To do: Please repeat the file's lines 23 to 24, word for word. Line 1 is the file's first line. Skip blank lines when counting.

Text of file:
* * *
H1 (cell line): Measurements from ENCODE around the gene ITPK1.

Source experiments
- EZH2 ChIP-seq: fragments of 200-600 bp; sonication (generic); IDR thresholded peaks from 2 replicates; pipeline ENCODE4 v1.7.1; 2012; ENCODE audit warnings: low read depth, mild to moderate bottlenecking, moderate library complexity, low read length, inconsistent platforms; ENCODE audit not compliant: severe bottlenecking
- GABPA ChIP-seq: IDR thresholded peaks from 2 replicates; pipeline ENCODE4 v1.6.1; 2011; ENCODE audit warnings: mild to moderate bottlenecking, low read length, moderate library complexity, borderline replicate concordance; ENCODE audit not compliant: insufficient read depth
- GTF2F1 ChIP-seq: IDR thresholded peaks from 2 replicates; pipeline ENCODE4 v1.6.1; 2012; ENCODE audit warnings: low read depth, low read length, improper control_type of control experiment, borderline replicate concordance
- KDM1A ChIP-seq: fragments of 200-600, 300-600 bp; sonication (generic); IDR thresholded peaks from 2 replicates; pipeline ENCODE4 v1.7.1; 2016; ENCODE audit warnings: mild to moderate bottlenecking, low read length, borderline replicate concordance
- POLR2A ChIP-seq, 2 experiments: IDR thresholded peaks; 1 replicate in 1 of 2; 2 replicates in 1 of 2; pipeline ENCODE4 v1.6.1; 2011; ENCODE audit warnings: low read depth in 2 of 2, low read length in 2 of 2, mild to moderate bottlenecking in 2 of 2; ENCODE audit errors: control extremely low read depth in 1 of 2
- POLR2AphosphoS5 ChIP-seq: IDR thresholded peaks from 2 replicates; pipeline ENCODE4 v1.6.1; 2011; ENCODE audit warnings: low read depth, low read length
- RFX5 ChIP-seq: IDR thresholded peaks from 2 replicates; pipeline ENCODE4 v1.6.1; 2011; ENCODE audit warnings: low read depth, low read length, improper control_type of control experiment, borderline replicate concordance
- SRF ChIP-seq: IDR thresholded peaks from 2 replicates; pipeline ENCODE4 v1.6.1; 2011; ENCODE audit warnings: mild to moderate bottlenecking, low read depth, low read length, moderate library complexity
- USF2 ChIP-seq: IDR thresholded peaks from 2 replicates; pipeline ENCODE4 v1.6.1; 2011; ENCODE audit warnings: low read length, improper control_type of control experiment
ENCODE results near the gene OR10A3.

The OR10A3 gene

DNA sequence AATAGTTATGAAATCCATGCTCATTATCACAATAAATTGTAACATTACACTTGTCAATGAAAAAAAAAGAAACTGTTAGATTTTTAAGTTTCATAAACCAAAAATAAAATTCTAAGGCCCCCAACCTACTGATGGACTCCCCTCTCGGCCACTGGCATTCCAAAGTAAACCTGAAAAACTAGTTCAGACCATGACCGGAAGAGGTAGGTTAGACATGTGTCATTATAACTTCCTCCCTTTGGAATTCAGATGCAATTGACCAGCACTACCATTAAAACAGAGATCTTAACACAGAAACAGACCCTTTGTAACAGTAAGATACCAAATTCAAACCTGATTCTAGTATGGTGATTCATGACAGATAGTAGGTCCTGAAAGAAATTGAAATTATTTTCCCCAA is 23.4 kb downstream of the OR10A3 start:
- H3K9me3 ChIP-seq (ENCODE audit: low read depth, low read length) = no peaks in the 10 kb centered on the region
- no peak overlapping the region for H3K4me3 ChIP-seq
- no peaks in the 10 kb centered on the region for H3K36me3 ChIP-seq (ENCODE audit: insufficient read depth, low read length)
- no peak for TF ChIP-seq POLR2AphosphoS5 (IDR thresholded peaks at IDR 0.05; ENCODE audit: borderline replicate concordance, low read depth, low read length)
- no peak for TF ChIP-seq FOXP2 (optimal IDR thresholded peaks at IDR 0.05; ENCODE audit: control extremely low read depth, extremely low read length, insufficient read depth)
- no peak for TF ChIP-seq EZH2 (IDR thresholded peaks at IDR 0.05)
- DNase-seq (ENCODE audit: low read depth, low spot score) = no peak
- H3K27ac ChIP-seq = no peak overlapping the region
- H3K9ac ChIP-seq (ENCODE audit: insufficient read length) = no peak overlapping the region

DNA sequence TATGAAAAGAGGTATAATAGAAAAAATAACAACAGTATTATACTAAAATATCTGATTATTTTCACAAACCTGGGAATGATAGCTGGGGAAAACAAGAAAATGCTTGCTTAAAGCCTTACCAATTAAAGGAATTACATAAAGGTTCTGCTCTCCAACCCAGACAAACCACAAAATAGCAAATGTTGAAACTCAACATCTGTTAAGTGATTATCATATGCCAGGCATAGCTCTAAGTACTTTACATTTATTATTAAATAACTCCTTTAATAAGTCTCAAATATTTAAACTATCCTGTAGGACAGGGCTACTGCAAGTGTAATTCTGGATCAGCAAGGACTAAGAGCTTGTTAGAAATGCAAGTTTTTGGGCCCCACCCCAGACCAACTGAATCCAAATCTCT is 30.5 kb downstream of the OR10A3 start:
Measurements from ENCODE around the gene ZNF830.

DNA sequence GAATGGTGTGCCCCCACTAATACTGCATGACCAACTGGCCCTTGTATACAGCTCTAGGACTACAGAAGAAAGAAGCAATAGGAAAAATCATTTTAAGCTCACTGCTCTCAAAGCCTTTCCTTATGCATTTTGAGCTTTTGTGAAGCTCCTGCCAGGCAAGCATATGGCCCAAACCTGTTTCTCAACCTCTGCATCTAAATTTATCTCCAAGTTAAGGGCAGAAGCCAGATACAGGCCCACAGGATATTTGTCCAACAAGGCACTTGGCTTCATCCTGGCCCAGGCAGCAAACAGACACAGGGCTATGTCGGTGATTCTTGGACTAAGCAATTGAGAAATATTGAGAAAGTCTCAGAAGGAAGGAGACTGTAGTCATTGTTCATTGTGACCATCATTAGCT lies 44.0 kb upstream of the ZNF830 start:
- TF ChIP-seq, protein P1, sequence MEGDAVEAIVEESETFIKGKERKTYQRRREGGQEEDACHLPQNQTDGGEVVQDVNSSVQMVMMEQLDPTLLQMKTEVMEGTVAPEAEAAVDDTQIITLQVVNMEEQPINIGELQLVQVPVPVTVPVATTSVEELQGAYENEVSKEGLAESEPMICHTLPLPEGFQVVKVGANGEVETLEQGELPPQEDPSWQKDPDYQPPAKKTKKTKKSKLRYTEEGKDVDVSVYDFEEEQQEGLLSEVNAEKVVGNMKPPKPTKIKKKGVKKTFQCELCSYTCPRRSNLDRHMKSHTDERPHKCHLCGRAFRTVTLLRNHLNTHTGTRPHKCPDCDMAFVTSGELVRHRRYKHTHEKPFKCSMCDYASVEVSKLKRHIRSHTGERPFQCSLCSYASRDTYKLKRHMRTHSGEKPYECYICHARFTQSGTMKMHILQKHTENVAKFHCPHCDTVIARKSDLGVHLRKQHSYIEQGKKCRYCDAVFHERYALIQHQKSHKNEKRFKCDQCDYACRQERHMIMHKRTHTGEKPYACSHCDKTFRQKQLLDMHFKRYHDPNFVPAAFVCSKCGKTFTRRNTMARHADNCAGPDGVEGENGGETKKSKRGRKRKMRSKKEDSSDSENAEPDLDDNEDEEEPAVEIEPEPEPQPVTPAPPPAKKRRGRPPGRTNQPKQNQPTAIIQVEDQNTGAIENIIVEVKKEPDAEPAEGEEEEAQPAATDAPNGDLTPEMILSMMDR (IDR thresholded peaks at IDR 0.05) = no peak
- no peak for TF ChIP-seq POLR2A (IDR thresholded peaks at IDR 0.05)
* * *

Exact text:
- H3K9ac ChIP-seq (ENCODE audit: insufficient read length) = no peak overlapping the region

DNA sequence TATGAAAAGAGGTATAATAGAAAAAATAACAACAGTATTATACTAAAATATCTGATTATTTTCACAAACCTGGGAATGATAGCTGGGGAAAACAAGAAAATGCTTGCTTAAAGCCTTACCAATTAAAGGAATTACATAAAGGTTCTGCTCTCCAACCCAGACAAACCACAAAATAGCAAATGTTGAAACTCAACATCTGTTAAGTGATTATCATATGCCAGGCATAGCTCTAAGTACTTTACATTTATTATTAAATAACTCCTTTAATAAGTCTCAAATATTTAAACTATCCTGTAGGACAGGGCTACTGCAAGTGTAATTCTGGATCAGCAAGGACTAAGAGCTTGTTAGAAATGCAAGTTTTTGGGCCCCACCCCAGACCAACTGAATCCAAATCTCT is 30.5 kb downstream of the OR10A3 start: